“In these words is set forth the great principle which is the law of life for the universe. All things Christ received from God, but He took to give. So in the heavenly courts, in His ministry for all created beings: through the beloved Son, the Father’s life flows out to all; through the Son it returns, in praise and joyous service, a tide of love, to the great Source of all. And thus through Christ the circuit of beneficence is complete, representing the character of the great Giver, the law of life.”

Sabbath: A Time to Receive

 

The Sabbath, the seventh day of the week, is synonymous with rest. As such, its inclusion in human life is incredibly appropriate. It is the dormancy to activity, the withdrawing to assertion, the restoration to production.

 

Going back to Muller,

 

“Many scientists believe we are ‘hard-wired’ like this, to live in rhythmic awareness, to be in and then step out, to be engrossed and then detached, to work and then to rest. It follows then that the commandment to remember the Sabbath is not a burdensome requirement for some law-giving deity—“You ought, you’d better, you must”—but rather a remembrance of a law that is firmly embedded in the fabric of nature. It is a reminder of how things really are, the rhythmic dance to which we unavoidably belong.”

 

To stop on the Sabbath when the sun sets on Friday evening requires a surrender, a certain trust, that things won’t fall apart when we’re not attending to them. This stopping can generate anxiety, because we may have been convinced of our importance and responsibility for six days. What if I don’t check my email? What if something goes wrong? We may think we’re indispensable.

 

Yet honoring the Sabbath is an art of quieting ourselves from these anxieties, a reminder that the world will not likely end because we stop for a day.

 

“We stop because there are forces larger than we that take care of the universe, and while our efforts are important, necessary, and useful, they are not (nor are we) indispensable. The galaxy will somehow manage without us… enjoy our relative unimportance, our humble place at the table in a very large world. The deep wisdom embedded in creation will take care of things for a while.”

 

The Earth has been here before us and will be here after us. That’s something we can take comfort in.

 

A Kind of Nostalgia

 

The Sabbath is meant to bring a kind of nostalgia—hence the words, “Remember the Sabbath day to keep it holy”—of another world in another time. The book of Genesis narrates that mankind was created last, when the rest of creation was finished. Adam and Eve came when the world was already done, to a finished world, and their first day was to be the Sabbath. In it, there was enjoyment, trust, and surrender, because God had done the creative work, and nothing unfinished depended on them.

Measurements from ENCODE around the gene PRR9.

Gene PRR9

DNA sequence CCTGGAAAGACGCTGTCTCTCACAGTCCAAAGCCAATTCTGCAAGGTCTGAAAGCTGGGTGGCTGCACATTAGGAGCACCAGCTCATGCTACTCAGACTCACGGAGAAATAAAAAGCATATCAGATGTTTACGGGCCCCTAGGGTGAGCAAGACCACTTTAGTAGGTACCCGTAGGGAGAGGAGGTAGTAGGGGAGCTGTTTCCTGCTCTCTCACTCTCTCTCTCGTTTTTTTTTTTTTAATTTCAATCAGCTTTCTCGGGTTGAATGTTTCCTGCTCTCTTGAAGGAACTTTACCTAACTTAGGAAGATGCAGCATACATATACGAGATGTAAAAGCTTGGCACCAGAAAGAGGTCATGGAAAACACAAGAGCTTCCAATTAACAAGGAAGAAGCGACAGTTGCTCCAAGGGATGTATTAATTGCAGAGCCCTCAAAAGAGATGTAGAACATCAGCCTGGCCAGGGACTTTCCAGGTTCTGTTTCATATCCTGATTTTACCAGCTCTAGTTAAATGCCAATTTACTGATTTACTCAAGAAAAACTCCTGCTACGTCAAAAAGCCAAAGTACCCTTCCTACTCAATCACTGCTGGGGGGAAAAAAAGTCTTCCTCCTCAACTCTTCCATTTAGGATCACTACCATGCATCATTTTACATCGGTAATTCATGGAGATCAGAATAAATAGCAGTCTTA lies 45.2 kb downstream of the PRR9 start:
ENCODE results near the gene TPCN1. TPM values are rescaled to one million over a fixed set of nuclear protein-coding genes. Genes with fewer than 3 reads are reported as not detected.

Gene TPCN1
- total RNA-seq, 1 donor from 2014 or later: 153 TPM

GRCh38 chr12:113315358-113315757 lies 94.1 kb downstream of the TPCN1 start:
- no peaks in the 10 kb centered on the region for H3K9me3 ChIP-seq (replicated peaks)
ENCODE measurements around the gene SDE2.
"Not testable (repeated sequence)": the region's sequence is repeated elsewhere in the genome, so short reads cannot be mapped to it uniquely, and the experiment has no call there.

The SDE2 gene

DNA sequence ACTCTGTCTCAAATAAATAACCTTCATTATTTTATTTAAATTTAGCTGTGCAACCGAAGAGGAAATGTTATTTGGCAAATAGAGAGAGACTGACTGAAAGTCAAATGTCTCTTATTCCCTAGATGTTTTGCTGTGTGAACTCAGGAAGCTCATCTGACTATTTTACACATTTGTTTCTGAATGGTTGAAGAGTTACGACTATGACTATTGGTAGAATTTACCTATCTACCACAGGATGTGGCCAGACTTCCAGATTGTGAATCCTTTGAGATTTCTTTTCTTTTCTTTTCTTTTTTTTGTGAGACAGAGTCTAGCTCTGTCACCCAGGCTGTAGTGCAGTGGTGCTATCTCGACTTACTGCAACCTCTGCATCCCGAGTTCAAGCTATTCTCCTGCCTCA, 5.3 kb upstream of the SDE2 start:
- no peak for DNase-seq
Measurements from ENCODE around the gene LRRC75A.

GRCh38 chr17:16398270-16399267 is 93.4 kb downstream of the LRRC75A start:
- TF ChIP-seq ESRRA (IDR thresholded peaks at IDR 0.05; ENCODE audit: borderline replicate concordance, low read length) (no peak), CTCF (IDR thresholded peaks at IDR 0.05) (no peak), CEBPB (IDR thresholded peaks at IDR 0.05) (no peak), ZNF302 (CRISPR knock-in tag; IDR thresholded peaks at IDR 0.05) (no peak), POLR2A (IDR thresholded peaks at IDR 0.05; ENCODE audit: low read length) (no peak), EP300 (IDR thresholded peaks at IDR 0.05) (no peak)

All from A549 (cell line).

The Sabbath today carries this memory from Eden. A glimpse of paradise, I’m convinced, because we too can trust the same power that created and sustained the universe to take care of everything for one day. We too can rest, and be carried away in this rhythm of creation.

 

Consciousness of Time: Wisdom in the Sabbath

Consciousness of Time: Wisdom in the Sabbath

“Where did the time go?” we often ask, and no matter the frequency of this conversation, it’s never boring, because we feel its truthfulness each time. Blink once, it’s Monday, blink twice it’s Thursday, and so the weeks, months, and years pass by.

 

Age, I hear, accelerates this experience, and I can probably agree. It took forever and a half to reach age 10 and another half to 17. But to the observing adults, my aging probably did feel fast. They certainly talk about the flying time with more intensity.

 

Mathematically, it’s been explained that the ratio of a fixed amount of time, say, a year, to the total length of our growing lifetime will only diminish, hence the increased speediness. It’s perfectly rational. I like rational. But, if the math is the real cause of the experience, how scary is that? It means life will only move faster and faster, like a runaway train that’s gone out of hands. Is there nothing to be done about it?

 

A Glimmer of Hope

 

Reading Oliver Sacks’ Gratitude and Paul Kalanithi’s When Breath Becomes Air tells me that there may be a way out. Written when their authors were cancer-ridden—the first, a collection of essays written during Oliver’s[1] last two years of his life and the second, written during the two years between Paul’s diagnosis and his death—both writings seem to know how to slow time down.

 

Faced with the finiteness of their lives, these authors mastered the art of living consciously (isn’t this why time feels fast—it goes by and we are not conscious of it) and thus put a break to the speeding train of time. The writing certainly feels that way, and in reading their words, my time too slows down.